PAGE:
Erich Heller was arguably the best-known literary critic and historian of Austrian and German literature in the English language during the 1950’s and 1960’s. He was born in Komotau, Czechoslovakia (formerly Bohemia, which was a province of the Austro-Hungarian Empire), on March 27, 1911. Like Franz Kafka, he studied law at Charles University, Prague, and he received his doctor of law degree with distinction in 1935. When Czechoslovakia was invaded by the armed forces of Nazi Germany in March of 1939, Heller emigrated to England, where he received his Ph.D. degree from the University of Cambridge in 1948.
From 1943 to 1945, Heller taught as assistant lecturer in German at the London School of Economics. From 1945 to 1948, he was lecturer in German and director of studies in modern languages at Peterhouse College, Cambridge. In 1948 Heller was appointed professor of German at University College of Swansea, Wales, where he taught from 1948 until 1960. In 1960 Heller accepted a position as a professor of German at Northwestern University in Evanston, Illinois. In 1968 he was appointed Avalon Professor of Humanities at Northwestern University. Heller has been visiting lecturer at universities in Germany and at Harvard University, Yale University, Brown University, and other American universities. In 1957-1958 he was Ziskind Visiting Professor at Brandeis University, and in 1963, Carnegie Visiting Professor of Humanities at the Massachusetts Institute of Technology. He was a member of the German Academy for Language and Literature, the Bavarian Academy of Fine Arts, and the International Association of Poets, Playwrights, Editors, Essayists, and Novelists (PEN) (Germany and Austria), and was a Fellow of the American Academy of Arts and Sciences. He received the Gold Medal of the Goethe Institute in Munich and the Great Cross of Merit from the West German government.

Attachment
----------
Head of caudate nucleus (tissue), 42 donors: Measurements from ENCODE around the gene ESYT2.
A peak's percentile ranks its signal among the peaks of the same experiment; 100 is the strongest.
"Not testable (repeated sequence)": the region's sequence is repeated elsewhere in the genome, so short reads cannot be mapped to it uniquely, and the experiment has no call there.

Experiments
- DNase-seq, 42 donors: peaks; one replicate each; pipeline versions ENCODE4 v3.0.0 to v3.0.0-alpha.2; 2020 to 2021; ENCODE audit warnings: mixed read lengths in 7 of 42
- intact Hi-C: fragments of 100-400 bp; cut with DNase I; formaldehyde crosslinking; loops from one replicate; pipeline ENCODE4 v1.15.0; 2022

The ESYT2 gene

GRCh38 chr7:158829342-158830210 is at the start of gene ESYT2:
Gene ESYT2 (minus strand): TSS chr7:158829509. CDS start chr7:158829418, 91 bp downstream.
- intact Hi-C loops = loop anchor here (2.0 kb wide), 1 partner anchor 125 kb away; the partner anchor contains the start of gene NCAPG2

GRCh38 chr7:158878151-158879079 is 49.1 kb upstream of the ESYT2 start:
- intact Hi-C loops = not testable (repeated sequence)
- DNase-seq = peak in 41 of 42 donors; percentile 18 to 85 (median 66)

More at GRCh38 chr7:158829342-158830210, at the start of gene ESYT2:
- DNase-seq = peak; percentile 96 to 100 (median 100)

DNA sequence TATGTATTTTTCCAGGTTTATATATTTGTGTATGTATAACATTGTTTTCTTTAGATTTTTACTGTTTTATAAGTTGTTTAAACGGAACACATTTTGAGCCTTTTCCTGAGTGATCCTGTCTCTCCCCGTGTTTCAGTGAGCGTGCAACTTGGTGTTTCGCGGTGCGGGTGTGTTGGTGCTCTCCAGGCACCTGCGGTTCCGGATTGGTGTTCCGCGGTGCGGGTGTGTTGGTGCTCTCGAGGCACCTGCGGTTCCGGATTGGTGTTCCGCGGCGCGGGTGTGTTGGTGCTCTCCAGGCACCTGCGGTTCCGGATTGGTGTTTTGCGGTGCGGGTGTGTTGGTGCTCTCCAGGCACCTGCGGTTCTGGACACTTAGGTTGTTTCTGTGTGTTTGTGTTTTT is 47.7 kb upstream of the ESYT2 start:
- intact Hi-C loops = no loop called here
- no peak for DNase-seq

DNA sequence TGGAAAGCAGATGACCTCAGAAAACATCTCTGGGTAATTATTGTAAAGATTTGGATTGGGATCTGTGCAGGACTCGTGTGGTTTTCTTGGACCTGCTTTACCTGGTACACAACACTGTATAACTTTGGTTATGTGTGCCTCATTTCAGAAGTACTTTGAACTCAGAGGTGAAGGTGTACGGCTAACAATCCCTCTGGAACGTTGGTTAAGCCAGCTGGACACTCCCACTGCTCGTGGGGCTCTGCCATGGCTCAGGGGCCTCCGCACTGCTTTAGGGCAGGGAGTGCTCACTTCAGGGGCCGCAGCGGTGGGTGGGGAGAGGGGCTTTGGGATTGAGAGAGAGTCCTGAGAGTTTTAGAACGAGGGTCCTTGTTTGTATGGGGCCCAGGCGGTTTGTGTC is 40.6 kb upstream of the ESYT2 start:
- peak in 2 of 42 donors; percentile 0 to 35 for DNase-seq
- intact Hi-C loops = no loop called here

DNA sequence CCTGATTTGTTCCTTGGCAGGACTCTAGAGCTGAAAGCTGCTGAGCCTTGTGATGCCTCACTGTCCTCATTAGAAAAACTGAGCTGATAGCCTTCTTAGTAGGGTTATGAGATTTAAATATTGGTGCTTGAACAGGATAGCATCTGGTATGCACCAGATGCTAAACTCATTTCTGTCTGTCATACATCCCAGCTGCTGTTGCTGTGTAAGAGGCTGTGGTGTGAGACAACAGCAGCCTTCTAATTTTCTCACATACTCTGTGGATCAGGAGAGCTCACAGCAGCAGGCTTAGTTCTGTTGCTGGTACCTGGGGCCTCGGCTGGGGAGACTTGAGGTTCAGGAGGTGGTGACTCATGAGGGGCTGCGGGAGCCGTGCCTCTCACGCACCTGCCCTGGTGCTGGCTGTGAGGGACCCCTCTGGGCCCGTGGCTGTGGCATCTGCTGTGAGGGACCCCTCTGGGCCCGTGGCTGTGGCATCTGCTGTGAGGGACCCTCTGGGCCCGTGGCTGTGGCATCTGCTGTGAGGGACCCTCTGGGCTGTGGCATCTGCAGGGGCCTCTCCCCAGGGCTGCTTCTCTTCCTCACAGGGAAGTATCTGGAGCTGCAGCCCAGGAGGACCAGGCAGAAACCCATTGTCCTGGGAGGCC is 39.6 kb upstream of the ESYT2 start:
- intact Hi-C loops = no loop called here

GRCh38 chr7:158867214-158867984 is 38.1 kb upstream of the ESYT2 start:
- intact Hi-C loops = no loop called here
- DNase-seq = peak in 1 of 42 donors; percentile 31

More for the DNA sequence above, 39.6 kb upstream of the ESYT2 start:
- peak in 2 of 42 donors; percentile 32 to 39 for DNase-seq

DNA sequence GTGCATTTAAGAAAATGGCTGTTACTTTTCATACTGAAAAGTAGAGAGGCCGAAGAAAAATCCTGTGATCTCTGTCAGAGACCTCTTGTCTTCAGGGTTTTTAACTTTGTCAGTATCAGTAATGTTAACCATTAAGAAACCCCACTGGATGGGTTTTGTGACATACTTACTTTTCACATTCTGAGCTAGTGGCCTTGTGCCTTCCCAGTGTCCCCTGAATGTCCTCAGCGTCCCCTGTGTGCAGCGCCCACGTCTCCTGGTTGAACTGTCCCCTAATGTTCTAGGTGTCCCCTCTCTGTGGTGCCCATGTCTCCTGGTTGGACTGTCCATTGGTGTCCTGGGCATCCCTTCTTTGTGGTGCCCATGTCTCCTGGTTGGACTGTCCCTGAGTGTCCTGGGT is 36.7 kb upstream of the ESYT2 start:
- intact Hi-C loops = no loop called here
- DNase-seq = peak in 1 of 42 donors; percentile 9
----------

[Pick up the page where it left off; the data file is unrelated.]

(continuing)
Heller’s importance in the history of literary criticism was universally recognized from the 1950’s to the 1970’s, but his work subsequently was overshadowed by the literary theories of the neo-Marxist Frankfurt School, French structuralism, and American deconstruction, as well as by the debate about postmodernism. Heller identified with the modernism of T. S. Eliot, Franz Kafka, Thomas Mann, and Rainer Maria Rilke. He was primarily an essayist who avoided theories and systems, and his methodology as a literary critic was relatively subjective and conservative. His essays show a pro-Nietzschean and an anti-Hegelian bias. The book that gained fame for Heller was The Disinherited Mind, a collection of essays on Austrian and German literature and philosophy. Published in 1952, after the defeat of Nazi Germany, which had caused so much destruction in Europe, the book reminded its readers of the Austrian and German writers, from Karl Kraus to Kafka, who had warned the world of the impending catastrophe. For Heller, Johann Wolfgang von Goethe represented the standards of poetic and human values, while Friedrich Nietzsche was the first to recognize that these values can no longer be realized in the twentieth century. Heller made the English-speaking world of the 1950’s and 1960’s aware of the literary and philosophical heritage of the “other Germany.” Heller himself was an exile, driven out of his native Czechoslovakia by the Nazi Occupation of 1939, and as an exile, he saved a tradition that was in danger of being forgotten. The mind that is characterized as disinherited in this book is the German (and Austrian) mind, but at the same time, this disinherited mind is representative of the modern mind.
Heller’s Thomas Mann introduced his fellow exile Mann as the master of narrative irony. Respected as a philosophical novelist, Mann was presented as an author in the style of the ironic novel, the heir of the tradition of modern European literature. In this manner Heller interpreted the “theology of irony” of Mann’s biblical series Joseph and His Brothers ,...
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